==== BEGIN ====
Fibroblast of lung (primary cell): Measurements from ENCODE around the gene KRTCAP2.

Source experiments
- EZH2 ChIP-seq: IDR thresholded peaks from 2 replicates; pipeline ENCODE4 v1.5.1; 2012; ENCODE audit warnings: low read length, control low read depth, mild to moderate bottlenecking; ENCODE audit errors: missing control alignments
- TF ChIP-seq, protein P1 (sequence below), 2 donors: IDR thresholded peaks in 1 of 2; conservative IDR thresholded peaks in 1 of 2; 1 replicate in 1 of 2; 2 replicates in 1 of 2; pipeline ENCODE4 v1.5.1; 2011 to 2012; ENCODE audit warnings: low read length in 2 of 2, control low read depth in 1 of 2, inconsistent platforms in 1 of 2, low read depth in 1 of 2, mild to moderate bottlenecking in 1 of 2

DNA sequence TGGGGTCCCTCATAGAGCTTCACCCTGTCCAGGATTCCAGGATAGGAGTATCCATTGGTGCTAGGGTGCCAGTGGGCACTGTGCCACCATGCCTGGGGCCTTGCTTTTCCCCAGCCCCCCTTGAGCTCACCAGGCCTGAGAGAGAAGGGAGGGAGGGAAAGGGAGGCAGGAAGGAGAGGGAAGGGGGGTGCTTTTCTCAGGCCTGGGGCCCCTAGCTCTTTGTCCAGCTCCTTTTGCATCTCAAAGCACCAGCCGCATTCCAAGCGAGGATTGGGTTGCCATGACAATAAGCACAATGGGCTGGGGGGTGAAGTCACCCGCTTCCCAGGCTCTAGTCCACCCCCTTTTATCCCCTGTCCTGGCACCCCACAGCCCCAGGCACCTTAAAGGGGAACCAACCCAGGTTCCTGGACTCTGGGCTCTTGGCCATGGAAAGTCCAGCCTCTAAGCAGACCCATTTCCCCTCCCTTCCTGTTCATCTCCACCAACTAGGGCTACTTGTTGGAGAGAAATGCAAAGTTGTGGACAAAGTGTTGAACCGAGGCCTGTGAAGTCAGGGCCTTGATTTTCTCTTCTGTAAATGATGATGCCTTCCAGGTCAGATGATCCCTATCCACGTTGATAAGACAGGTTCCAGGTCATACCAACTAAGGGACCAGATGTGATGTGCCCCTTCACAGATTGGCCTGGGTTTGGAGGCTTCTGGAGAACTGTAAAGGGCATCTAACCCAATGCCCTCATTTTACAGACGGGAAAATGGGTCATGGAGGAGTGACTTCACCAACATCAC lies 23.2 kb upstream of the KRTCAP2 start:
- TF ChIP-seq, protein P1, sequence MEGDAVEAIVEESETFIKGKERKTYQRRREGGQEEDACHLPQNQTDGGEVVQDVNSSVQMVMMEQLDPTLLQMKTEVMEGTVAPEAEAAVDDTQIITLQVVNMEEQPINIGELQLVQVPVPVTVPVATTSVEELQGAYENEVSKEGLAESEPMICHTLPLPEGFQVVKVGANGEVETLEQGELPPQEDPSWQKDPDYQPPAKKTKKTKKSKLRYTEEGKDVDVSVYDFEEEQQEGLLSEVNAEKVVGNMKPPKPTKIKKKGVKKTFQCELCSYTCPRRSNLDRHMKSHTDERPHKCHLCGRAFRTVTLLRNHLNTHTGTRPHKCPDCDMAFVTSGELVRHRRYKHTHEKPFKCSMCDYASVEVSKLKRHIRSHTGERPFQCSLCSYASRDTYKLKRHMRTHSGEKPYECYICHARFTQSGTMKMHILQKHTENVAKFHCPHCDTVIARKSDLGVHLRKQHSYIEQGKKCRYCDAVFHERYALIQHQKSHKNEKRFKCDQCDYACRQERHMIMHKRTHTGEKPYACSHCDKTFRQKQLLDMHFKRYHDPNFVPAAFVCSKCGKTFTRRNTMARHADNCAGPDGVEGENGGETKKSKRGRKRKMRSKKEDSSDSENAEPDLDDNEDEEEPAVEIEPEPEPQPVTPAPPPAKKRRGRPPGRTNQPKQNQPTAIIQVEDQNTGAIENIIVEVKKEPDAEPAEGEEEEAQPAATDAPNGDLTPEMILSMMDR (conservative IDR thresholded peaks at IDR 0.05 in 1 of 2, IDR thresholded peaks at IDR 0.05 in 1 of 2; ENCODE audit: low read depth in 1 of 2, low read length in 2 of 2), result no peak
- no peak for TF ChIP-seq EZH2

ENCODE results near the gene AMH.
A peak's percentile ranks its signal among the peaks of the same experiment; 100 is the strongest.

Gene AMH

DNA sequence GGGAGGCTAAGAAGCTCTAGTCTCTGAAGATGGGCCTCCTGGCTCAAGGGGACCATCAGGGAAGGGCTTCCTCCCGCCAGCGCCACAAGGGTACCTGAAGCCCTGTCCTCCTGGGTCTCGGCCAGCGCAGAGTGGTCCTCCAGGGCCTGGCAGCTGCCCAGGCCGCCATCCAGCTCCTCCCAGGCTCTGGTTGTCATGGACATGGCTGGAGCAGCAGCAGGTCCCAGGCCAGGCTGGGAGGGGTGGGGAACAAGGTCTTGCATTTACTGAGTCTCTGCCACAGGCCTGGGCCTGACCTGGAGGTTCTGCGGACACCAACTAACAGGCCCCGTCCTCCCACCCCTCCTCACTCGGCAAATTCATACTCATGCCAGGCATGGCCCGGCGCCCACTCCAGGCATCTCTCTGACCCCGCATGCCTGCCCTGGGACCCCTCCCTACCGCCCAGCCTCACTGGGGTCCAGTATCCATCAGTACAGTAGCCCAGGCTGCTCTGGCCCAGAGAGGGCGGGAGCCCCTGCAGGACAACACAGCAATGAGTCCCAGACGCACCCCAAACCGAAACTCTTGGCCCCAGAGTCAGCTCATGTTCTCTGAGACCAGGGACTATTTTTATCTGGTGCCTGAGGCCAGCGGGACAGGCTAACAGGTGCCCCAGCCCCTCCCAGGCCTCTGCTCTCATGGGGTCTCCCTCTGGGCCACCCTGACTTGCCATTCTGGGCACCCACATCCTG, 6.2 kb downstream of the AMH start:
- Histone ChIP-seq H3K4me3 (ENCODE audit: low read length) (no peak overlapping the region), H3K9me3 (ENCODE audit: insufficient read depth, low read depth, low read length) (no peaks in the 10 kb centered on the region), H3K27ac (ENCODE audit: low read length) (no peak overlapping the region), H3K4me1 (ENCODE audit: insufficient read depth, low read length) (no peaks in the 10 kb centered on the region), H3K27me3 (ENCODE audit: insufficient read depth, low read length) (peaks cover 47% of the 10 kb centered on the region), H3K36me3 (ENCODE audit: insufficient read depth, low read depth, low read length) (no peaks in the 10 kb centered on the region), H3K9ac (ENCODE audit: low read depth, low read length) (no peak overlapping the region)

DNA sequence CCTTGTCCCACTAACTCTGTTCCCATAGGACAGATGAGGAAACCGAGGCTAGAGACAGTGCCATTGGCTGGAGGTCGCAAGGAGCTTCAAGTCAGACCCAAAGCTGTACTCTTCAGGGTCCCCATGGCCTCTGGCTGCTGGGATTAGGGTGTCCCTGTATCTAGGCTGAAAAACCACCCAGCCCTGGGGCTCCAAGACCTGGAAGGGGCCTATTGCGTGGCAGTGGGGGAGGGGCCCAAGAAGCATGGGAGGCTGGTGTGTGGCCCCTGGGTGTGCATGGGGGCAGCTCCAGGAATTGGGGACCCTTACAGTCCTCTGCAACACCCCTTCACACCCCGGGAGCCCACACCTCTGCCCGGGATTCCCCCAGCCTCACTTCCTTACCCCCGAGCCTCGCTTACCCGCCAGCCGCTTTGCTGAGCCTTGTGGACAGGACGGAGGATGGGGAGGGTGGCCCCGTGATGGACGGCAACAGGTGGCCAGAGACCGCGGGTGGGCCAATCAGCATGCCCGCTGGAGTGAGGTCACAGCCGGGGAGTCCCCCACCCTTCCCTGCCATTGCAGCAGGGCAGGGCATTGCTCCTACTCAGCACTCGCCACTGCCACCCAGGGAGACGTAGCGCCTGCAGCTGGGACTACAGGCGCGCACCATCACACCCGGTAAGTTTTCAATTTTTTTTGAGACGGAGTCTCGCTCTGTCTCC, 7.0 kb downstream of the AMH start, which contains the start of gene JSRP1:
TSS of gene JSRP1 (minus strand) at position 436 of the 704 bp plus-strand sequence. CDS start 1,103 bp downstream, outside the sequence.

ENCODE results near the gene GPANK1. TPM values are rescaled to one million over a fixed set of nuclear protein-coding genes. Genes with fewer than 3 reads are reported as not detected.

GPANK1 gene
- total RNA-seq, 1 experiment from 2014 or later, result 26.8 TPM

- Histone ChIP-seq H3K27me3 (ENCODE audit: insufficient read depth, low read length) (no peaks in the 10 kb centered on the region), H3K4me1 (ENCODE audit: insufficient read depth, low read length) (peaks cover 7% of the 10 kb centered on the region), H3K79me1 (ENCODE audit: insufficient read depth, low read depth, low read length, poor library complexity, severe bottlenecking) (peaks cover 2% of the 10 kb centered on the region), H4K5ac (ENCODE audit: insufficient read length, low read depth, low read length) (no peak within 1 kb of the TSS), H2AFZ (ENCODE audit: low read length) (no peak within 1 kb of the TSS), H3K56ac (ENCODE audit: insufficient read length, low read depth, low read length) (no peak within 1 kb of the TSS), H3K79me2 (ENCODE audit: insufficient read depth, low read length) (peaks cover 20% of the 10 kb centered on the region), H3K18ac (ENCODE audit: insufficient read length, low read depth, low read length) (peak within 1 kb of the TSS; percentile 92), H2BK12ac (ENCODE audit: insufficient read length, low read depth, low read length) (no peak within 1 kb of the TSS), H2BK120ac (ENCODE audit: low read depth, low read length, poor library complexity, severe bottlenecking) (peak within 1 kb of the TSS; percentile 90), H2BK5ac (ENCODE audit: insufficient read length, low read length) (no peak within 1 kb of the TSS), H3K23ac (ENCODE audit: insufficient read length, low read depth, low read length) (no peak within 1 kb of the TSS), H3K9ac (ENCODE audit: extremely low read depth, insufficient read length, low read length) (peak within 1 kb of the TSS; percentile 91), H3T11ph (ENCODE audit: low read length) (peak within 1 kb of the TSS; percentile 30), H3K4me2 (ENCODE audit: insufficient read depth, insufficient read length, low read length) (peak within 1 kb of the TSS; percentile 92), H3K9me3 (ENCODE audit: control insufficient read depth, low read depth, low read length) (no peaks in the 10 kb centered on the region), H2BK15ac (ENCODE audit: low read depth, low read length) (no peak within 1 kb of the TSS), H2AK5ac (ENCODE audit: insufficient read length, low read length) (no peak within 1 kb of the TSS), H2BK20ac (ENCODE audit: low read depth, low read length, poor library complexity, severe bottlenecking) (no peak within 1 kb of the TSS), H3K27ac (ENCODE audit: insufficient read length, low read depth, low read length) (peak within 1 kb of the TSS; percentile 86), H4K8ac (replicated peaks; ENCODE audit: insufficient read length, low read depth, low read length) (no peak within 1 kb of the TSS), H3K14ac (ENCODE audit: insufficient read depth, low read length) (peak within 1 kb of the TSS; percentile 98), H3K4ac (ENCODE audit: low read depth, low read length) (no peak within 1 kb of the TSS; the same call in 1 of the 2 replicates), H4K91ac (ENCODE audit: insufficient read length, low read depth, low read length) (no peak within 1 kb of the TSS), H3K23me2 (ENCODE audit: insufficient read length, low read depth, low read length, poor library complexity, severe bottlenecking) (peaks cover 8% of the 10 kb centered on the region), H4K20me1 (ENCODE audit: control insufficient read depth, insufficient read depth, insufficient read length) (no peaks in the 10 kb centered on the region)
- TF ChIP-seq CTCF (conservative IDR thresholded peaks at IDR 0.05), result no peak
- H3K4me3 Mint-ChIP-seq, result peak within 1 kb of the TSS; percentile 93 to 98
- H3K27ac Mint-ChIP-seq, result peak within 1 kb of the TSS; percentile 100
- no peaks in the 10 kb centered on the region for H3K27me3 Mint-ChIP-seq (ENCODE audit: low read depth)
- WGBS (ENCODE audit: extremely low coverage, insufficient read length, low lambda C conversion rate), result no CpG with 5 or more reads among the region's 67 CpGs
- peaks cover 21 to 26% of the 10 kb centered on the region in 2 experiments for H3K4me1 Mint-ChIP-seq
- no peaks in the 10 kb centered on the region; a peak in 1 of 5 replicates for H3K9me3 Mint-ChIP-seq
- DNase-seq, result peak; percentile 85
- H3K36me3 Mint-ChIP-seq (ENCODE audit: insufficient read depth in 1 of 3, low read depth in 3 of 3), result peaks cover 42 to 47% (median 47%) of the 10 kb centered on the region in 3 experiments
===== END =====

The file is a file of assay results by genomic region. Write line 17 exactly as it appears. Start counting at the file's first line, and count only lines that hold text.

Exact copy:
- total RNA-seq, 1 experiment from 2014 or later, result 26.8 TPM